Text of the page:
“I am a survivor of domestic violence. I survived gender-based violence from left, right and center and I have decided to turn my struggle into a success story for other women in my community. Ending violence against women is a task that must be done; for other women and girls, for my daughters, and for me too.”
Imagine a woman laying helplessly in a hospital, her 28 day-old baby beside her. As she was gazing into the space, the male doctor moves close to her bedside and whispers to her ears ”Lady, either you find a way to stop your husband punching you or you live with it all your life. It's a never-ending journey for women in this country”.
This happened on the 22nd of June, 2002 and that woman was me.
My grandmother’s and mother’s story was not so different; just a different face, a different phase and a different generation. When I faced my personal domestic violence, I knew that I must do something about it fast because I have given birth to daughters – will they continue to suffer like us? No, in order for the not to, I must stand for them; otherwise they will be fighting for the rest of their lives.
What is the issue you are trying to solve? Domestic violence is a daily occurrence in Nigeria. Culturally, when girls grow up, they learn that it must be tolerated and can even be expected once they get married; to be lived with or endured as the case may be. A common proverb is that “marriage is like school where the husband is the teacher and the wife is the pupil but unlike a school, she cannot graduate” till death do they part.
As a survivor of domestic violence, I can attest to the fact that the husband acts like a teacher in the home; his word is the law. According to a demographic health survey released in Nov 2009, 2/3rd of the women interviewed revealed that they are abused, mostly by their husbands or partners, while 43% of the women believe that their husband or partner has the right to beat them. This was affirmed in March 2016 when Nigeria threw out the Gender Equality Bills, the fourth time in twenty years. Men can beat their wives because we are not equal. Even the Nigeria penal code allows it.
What is your solution? Instead of brooding over my experience of violence, I decided to turn my struggle into a success story for other women in my community. Therefore I founded the Star of Hope Transformation Center, a healing space where women are trained about their rights, equality and can also acquire skills.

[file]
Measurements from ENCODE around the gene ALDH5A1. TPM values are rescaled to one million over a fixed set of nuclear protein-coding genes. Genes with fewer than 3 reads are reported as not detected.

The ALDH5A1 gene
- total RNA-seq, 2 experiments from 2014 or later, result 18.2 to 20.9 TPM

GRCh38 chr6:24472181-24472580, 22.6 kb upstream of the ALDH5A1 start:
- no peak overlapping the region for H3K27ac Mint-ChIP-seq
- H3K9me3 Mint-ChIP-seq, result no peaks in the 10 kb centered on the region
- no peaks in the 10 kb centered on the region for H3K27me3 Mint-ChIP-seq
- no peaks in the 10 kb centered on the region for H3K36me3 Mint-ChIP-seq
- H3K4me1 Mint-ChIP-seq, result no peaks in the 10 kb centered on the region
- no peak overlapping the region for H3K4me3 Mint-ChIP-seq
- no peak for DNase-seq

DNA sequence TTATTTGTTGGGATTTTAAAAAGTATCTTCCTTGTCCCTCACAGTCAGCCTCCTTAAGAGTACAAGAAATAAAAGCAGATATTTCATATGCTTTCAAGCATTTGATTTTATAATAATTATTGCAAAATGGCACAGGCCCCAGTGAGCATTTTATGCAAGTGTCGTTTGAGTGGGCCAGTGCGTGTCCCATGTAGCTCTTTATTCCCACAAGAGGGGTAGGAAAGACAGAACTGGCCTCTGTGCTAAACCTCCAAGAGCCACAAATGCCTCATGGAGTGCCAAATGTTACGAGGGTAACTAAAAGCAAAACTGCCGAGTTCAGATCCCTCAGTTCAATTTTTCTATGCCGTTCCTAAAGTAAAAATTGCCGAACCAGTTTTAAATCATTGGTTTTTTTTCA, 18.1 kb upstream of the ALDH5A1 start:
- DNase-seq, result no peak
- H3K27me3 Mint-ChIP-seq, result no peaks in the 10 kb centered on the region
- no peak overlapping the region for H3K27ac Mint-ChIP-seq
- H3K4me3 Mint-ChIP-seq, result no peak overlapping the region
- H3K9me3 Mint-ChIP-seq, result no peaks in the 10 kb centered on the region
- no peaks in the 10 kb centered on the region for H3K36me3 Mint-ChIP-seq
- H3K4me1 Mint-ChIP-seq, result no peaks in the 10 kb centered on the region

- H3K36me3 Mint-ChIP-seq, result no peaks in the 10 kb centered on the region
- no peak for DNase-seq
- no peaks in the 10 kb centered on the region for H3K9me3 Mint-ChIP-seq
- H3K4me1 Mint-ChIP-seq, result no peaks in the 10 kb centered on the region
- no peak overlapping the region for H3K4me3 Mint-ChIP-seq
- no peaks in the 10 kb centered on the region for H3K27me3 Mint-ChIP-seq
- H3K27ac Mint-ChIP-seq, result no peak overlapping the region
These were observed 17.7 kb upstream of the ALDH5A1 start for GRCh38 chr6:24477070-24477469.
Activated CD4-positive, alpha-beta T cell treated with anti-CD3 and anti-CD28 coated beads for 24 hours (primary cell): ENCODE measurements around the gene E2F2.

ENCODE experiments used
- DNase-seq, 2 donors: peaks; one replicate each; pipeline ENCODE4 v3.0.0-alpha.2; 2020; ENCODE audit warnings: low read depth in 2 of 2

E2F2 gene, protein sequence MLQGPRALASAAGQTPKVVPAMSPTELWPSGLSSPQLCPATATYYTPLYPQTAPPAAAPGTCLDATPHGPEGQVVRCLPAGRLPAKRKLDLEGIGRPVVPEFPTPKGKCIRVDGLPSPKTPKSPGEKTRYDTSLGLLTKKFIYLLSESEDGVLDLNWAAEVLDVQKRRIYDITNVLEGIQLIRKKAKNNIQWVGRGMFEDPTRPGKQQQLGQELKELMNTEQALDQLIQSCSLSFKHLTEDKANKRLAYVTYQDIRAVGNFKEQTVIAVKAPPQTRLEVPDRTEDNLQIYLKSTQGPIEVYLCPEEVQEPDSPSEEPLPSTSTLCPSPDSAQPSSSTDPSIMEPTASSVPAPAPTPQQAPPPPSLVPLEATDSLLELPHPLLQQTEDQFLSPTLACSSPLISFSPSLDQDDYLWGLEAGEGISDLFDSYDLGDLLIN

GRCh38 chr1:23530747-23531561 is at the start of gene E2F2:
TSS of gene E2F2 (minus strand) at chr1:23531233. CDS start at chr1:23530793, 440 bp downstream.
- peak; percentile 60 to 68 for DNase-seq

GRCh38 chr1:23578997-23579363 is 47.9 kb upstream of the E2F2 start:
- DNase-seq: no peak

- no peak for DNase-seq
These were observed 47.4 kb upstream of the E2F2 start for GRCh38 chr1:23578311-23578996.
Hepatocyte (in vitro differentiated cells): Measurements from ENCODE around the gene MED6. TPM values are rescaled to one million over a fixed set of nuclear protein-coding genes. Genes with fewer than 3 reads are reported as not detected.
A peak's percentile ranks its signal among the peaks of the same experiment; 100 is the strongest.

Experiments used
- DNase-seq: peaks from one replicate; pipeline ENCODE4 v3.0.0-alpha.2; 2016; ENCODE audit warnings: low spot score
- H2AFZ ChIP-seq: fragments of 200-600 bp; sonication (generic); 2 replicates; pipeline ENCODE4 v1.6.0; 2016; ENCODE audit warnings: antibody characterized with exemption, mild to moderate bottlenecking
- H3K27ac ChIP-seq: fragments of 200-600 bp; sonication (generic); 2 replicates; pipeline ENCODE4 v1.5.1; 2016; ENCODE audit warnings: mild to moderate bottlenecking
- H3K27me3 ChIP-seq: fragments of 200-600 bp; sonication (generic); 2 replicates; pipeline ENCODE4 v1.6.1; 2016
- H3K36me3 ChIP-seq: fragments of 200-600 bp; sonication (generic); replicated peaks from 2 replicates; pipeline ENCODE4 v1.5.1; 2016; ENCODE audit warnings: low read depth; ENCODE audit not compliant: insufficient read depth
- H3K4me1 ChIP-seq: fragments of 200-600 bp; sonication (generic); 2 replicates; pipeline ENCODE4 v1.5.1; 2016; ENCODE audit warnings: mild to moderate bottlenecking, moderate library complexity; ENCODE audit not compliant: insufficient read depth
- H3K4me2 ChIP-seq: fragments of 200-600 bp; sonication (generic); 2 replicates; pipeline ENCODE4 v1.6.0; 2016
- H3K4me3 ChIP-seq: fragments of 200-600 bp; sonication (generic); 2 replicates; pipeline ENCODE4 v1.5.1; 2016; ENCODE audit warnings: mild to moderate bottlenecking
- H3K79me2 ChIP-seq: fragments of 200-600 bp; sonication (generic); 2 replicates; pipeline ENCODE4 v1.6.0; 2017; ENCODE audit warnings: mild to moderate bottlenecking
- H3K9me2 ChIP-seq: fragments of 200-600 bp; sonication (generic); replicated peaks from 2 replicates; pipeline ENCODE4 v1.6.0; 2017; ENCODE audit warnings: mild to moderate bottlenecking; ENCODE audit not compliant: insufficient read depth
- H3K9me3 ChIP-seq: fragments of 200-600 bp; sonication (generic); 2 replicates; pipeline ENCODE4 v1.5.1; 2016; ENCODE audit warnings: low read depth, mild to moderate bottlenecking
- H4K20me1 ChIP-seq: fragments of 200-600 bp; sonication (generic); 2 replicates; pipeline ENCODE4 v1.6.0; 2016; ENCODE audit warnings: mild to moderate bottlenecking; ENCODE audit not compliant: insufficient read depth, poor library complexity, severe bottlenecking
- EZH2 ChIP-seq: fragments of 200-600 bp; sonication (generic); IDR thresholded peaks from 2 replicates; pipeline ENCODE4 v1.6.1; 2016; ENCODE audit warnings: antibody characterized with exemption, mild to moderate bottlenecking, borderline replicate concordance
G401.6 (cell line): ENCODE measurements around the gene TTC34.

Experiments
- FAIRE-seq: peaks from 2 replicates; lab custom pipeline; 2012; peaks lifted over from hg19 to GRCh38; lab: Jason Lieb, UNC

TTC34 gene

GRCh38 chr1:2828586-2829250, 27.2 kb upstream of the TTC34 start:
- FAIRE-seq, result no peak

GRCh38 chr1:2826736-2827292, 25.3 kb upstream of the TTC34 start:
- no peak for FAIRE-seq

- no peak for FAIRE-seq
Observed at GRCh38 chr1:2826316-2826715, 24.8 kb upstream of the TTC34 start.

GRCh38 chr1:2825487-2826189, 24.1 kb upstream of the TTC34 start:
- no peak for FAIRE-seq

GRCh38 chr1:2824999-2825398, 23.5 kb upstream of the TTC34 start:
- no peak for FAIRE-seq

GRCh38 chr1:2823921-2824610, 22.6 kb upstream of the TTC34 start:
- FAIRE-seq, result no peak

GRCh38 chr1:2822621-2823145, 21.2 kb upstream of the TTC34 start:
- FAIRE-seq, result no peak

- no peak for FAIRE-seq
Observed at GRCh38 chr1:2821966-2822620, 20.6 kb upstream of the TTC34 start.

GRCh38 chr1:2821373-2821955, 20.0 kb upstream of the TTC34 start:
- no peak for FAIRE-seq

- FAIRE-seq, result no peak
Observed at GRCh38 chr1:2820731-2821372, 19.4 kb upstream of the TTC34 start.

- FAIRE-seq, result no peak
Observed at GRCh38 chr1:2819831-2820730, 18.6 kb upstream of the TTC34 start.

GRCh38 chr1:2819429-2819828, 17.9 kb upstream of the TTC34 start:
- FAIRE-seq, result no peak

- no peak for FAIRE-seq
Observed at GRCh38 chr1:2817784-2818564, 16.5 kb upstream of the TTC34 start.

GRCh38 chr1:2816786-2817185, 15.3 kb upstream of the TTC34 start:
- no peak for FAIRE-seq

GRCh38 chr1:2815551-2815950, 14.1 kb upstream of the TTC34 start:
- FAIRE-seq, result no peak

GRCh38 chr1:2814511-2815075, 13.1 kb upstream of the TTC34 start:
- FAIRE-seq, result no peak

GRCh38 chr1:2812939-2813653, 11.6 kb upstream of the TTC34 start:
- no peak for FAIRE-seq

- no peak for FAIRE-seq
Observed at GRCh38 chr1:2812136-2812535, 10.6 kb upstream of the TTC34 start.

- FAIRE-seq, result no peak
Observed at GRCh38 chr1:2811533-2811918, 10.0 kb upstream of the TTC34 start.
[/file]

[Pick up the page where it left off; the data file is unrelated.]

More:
In 2014, we piloted the first TTTTT (Tosin Turns Trash To Treasure), a new idea that targets turning abused women to community assets. The project aims to empower women by using trash to make treasure in order to encourage abused women to add value to their lives, walk out of abuse, learn new skills, be economically empowered and jump back into the community to become mentors, community leaders and voices for the oppressed. Trash to treasure empowers and educates abused women about their rights, changes societal mindset about violence against women and helps them to produce and easily market their products.
In what way will the lives of specific individuals be improved because of your work? Turn Trash To Treasureis a double-edged sword that deals with ending violence against women, while producing Treasure that is sold to generate income while at the same time protecting the environment from waste. In our programme, we teach women that nothing is nothing, everyone is a treasure and nobody is above anybody.
The program aims to change mindsets in three ways; psychological, social and financial. Women are empowered to resist, report and recover from abuse while identifying and supporting other abused women in the community – and the cycle goes on. They also learn how to turn trash into treasures creating unimaginable and beautiful objects that generate income.
Women who were treated as trash become empowered and regain their lives back. I would love to spread this idea to every part of Nigeria and all over the world because abuse of women happens in every community, in every country.
Impact Goal: To train 170 women in each of the 36 states of Nigeria, one state per month (36 months), totalling 6,120 abused women in 3.5 years. The plan is to run two trainings concurrently in each state each month with women I have trained as trainers.